Barbra Streisand Dreams of a World Where ‘Prejudice Is a Thing of the Past’: SAG Life Achievement Award

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Barbra Streisand accepts the SAG Lifetime Achievement Award onstage during the 30th Annual Screen Actors Guild Awards at Shrine Auditorium and Expo Hall on February 24, 2024 in Los Angeles, California.  - Credit: Matt Winkelmeyer/Getty Images
Barbra Streisand accepts the SAG Lifetime Achievement Award onstage during the 30th Annual Screen Actors Guild Awards at Shrine Auditorium and Expo Hall on February 24, 2024 in Los Angeles, California. - Credit: Matt Winkelmeyer/Getty Images

Barbra Streisand was honored at the Screen Actors Guild (SAG) Awards on Saturday at Shrine Auditorium and Expo Hall in Los Angeles, receiving a Life Achievement Award. The 30th annual ceremony was streamed live globally on Netflix for the first time.

The legendary actress, director-producer, and singer is one of the few people who have achieved EGOT status — meaning she has won an Emmy, Grammy, and Oscar, and a Tony award. For the record, she has won two Oscars, 10 Grammys, five Emmys, and a Tony.

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Jennifer Aniston and surprise presenter Bradley Cooper, who remade A Star Is Born in 2018 (Streisand starred in the 1976 version), presented Streisand her trophy. Following a montage showcasing her more than six-decade career, she delivered an inspiring speech, which earned her a standing ovation.

“I remember dreaming of being an actress as a teenager, sitting in my bed in Brooklyn with a pint of coffee ice cream,” she said. She had an epiphany during Guys and Dolls. “Everything was so beautiful up on that screen.” Her first crush was the film’s star Marlon Brando. “I wanted to be the one he fell in love with. That make believe world was much more pleasant than anything I was experiencing. I didn’t like reality.”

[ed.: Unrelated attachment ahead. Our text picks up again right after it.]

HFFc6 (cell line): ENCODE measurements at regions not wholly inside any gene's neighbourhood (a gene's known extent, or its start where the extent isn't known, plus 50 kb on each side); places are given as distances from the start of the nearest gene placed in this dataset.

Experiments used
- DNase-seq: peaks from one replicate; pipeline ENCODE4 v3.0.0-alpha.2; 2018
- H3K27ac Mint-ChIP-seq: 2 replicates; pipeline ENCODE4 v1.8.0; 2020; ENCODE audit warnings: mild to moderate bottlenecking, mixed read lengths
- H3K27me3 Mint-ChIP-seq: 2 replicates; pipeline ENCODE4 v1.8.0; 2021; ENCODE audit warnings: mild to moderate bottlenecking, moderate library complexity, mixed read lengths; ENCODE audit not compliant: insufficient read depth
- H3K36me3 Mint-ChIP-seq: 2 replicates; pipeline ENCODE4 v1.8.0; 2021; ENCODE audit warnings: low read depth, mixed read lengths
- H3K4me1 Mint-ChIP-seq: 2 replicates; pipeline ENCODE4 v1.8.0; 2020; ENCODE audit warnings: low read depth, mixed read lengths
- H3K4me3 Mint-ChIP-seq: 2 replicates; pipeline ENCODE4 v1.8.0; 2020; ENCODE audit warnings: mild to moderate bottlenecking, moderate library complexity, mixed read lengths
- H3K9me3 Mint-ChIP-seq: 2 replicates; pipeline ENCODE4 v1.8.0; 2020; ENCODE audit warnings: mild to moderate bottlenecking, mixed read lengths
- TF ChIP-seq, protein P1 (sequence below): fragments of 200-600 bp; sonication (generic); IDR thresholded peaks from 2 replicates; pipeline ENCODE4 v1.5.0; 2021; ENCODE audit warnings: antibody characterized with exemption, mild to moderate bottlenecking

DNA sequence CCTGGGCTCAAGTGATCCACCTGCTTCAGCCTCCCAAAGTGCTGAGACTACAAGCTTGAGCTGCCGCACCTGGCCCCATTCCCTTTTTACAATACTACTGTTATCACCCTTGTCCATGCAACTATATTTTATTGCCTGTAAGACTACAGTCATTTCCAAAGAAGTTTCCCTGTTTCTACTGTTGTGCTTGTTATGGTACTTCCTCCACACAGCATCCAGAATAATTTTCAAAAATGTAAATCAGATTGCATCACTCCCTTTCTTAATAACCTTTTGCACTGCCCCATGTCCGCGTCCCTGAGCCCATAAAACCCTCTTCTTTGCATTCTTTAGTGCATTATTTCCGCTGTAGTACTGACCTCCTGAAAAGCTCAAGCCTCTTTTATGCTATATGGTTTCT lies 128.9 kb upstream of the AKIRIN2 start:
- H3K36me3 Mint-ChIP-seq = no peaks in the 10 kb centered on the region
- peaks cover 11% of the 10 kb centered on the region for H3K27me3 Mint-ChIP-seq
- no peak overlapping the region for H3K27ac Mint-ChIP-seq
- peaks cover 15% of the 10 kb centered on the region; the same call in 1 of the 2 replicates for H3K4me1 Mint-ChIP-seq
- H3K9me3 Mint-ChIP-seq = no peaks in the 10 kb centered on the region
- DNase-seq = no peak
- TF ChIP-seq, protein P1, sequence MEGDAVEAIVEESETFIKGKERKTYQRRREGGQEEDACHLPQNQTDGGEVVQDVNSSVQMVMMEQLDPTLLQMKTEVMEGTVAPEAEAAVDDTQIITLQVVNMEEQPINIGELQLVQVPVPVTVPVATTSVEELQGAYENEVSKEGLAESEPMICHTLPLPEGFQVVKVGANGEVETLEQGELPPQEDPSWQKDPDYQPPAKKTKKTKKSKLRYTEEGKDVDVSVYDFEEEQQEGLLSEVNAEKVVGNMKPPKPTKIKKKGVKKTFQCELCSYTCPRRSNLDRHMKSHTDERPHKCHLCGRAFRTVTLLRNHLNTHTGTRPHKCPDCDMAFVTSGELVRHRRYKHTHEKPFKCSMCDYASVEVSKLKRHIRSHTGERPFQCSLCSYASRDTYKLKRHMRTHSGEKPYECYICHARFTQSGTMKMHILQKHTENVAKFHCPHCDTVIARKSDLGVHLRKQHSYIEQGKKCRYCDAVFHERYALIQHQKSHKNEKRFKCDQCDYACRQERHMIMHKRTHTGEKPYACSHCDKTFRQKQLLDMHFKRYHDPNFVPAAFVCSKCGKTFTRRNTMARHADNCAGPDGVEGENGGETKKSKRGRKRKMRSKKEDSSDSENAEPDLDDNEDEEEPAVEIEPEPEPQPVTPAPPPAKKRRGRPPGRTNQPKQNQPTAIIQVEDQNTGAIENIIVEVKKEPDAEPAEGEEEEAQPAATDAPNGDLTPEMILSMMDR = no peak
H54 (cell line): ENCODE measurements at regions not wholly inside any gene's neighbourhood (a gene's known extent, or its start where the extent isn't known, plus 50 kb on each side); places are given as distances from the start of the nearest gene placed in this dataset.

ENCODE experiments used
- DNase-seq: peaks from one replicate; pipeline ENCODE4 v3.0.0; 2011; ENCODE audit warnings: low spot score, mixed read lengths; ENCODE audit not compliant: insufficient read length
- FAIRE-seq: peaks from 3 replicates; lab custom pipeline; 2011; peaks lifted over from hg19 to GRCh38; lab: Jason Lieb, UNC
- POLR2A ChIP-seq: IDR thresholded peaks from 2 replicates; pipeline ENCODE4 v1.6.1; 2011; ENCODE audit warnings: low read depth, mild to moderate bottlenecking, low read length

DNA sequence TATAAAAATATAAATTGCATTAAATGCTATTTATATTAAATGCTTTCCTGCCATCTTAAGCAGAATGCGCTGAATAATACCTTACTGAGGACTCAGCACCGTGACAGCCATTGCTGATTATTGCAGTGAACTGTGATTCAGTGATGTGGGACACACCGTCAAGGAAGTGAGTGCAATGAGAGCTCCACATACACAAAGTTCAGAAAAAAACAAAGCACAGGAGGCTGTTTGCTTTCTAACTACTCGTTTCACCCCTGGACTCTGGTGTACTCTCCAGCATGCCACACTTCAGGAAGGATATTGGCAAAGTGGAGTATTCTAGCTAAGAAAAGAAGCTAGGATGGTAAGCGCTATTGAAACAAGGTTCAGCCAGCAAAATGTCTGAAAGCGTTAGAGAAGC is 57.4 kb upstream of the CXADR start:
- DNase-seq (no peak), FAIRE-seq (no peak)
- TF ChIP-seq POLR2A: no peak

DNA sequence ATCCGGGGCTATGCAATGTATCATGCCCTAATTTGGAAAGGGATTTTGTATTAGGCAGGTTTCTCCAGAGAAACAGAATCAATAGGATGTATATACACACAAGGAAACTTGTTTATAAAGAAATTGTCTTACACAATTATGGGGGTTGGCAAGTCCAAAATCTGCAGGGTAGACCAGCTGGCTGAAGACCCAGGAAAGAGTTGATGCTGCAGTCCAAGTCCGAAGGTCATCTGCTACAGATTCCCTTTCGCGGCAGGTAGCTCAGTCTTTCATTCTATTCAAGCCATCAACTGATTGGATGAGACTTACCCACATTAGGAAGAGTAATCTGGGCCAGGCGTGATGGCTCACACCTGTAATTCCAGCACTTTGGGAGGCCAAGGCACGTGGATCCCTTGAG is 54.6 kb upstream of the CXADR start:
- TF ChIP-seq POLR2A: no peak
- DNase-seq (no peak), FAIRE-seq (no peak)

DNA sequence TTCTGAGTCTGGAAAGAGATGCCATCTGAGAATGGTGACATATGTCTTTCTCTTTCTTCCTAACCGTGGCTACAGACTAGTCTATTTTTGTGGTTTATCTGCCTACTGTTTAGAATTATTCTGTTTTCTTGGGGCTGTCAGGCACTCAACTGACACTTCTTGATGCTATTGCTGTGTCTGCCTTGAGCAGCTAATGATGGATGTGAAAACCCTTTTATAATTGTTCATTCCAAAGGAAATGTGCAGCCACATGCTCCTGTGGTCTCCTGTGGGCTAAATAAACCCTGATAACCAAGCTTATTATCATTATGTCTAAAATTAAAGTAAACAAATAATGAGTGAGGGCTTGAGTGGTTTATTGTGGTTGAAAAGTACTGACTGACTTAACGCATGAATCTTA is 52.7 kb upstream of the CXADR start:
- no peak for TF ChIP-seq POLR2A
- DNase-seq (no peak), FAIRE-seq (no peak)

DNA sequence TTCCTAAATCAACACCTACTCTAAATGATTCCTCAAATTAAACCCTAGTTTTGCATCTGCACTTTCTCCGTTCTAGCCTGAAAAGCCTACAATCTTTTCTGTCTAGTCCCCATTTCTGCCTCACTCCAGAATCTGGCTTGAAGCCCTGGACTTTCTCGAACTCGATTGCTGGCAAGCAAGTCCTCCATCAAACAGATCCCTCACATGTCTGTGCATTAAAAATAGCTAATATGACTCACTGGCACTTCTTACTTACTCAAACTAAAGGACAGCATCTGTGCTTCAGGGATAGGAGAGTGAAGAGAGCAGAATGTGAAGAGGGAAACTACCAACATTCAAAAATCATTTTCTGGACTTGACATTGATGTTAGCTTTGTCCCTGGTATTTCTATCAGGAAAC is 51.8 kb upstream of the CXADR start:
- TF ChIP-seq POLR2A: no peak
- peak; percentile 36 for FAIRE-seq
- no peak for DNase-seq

Streisand said that although she didn’t look like the other women she saw on the screen and her mom told her she should instead learn to type, fortunately, she didn’t listen. Among the people she thanked was director William Wyler and cinematographer Harry Stradling from her first film Funny Girl, who asked for her opinions and adopted them. “They never ever put me down… And it set the tone for my whole career.”

She added: “It’s really a privilege to be part of this profession. For a couple of hours, people can sit in a theater and escape their own troubles. What an idea, moving pictures on a screen. And I can’t help but think back to the people who built this industry. Ironically, they were also escaping their own troubles.”

She named many of the men early on who established the film industry who escaped prejudice in Western Europe because of their religion. “They were dreamers like all of us tonight. And now I dream of a world where such prejudice is a thing of the past,” she said.

“Barbra Streisand is an icon and unparalleled talent, a force of nature who has seamlessly woven her brilliance through the fabric of our industry,” SAG-AFTRA President Fran Drescher said in a statement. “From her earliest days captivating audiences on Broadway to her unforgettable roles in cinematic classics like ‘Funny Girl,’ ‘The Way We Were’ and ‘A Star Is Born,’ Barbra’s ability to inhabit her characters with authenticity is nothing short of extraordinary.”

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